By Show and Tell
By Bree Davies
By Bree Davies
By Cory Casciato
By Emilie Johnson
By Robin Edwards
By Bree Davis
By Josiah M. Hesse
East Colfax Avenue as it runs through central Denver is definitely on the way up. From downtown to the Monaco Parkway, storefronts are being spiffed up, shops and restaurants are opening, and people are starting to fill the formerly seedy sidewalks.
The part of the street that seems to be getting the most press lately is the Bluebird District, around the marvelous old theater of the same name. There's Mezcal, a popular Mexican eatery and cantina, and a number of other hipster businesses mixed in with the dry cleaning plant and the pet groomer. One of these up-and-coming enterprises is Ism Gallery (3229 East Colfax Avenue, 303-322-6460, www.ismgalleryart.com).
Ism is a cross between a commercial operation and an alternative space. It was opened four years ago by budding artist Craig Thomas, who also uses the place as his studio. Until now, exhibitions have been erratically scheduled, but Thomas plans to shed what he calls a "black sheep" approach to running a gallery.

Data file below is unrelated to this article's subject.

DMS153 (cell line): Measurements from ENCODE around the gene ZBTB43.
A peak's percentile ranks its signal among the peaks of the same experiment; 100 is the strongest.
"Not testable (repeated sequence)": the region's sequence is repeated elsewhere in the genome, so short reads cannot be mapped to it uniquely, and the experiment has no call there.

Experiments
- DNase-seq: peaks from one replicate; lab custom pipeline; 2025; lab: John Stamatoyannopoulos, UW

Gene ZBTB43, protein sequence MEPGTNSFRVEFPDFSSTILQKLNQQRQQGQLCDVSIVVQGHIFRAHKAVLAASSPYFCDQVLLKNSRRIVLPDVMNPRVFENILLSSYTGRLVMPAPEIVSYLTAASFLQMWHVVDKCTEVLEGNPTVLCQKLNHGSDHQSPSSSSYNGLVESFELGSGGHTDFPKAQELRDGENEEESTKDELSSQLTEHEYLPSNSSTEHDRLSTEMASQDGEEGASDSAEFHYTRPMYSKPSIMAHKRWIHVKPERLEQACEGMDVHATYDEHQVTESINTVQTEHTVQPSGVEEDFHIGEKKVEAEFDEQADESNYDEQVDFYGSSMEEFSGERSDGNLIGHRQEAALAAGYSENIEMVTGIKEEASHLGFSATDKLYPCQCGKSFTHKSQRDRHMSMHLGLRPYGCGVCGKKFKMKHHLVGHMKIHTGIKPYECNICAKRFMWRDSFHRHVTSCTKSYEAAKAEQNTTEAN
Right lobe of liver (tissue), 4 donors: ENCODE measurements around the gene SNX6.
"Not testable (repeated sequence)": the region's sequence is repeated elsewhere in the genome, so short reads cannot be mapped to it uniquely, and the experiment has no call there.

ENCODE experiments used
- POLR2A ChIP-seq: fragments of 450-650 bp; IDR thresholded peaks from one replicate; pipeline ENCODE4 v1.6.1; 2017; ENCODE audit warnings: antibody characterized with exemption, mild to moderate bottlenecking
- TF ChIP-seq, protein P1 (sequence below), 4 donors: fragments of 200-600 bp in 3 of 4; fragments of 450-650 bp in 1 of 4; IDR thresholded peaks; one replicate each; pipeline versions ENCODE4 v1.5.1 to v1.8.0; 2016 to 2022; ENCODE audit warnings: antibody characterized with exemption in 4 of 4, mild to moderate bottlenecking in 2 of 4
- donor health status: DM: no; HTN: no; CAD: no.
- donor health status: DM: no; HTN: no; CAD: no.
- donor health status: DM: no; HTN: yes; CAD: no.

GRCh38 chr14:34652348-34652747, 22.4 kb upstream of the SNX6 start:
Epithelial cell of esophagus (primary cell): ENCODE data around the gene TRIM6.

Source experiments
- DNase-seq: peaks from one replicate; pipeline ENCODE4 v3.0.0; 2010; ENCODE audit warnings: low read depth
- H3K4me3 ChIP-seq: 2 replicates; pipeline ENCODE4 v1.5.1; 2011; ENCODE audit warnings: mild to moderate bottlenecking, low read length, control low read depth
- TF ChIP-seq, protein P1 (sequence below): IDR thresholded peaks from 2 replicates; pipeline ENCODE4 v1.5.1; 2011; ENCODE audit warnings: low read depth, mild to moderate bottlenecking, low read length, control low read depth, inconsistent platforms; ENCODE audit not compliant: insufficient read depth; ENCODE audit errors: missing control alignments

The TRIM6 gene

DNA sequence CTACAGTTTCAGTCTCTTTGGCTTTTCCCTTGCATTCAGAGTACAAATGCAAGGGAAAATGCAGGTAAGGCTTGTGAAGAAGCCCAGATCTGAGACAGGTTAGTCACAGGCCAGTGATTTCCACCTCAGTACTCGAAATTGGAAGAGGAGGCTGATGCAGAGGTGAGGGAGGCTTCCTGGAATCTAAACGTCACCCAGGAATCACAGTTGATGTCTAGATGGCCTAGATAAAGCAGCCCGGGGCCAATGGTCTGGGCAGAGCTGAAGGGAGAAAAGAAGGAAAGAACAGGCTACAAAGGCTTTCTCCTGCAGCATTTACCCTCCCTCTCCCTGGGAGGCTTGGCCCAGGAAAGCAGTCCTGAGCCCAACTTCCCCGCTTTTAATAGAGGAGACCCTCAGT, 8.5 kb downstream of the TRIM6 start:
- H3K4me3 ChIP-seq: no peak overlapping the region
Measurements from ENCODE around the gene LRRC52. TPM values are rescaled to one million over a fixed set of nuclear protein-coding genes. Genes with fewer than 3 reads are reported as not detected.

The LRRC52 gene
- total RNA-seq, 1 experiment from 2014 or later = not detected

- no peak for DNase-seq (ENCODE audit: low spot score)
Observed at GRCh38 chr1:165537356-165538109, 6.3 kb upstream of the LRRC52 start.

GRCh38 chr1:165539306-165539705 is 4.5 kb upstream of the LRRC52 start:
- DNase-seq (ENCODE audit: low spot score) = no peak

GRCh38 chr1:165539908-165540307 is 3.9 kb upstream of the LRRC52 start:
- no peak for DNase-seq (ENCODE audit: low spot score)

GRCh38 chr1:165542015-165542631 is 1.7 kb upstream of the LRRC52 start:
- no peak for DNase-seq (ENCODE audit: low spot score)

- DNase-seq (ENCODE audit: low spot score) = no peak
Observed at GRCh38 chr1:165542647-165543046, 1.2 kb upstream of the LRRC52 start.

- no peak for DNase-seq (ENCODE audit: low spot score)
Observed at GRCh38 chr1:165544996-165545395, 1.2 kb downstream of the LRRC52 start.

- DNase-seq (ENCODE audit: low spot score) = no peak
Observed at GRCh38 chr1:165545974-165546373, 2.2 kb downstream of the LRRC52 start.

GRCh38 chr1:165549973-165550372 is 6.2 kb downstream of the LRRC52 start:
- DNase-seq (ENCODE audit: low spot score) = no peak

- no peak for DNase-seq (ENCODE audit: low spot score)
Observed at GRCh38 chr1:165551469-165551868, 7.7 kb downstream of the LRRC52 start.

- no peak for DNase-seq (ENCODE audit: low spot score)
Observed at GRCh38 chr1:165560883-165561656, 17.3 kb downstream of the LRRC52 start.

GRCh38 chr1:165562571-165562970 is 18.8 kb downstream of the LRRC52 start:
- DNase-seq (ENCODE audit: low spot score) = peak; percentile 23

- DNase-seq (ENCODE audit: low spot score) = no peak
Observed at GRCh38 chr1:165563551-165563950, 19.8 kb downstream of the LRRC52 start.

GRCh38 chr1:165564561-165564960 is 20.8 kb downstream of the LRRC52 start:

The current show is Patrick Porter: Soopermart Grand Opening, and though it's very uneven, there are some pieces that really hit their marks. Porter, who grew up in Bailey, is a recognized musician with a number of CDs to his credit, and he's also a published poet, with several volumes to his name. And though he's long been interested in painting, this show at Ism is only his second solo in town.
Porter's paintings have a manic, expressionist character. His subject is urban life in all its complexity and rawness. The drafting on the panels has an angry and frenetic quality to it, but the imagery — faces, signs, buildings — has been naively rendered. Both attributes are shown off in "Advertising Campaign" (detail pictured). As I was looking at the paintings, I thought it seemed as though a child had done them while in the midst of a head-banging tantrum. The neo-expressionism of these pieces recalls the art of the 1980s, in particular the work of the late Jean-Michel Basquiat — and that's not a bad thing.
Patrick Porter closes on July 5. The gallery is open Thursday evenings and Friday and Saturday afternoons.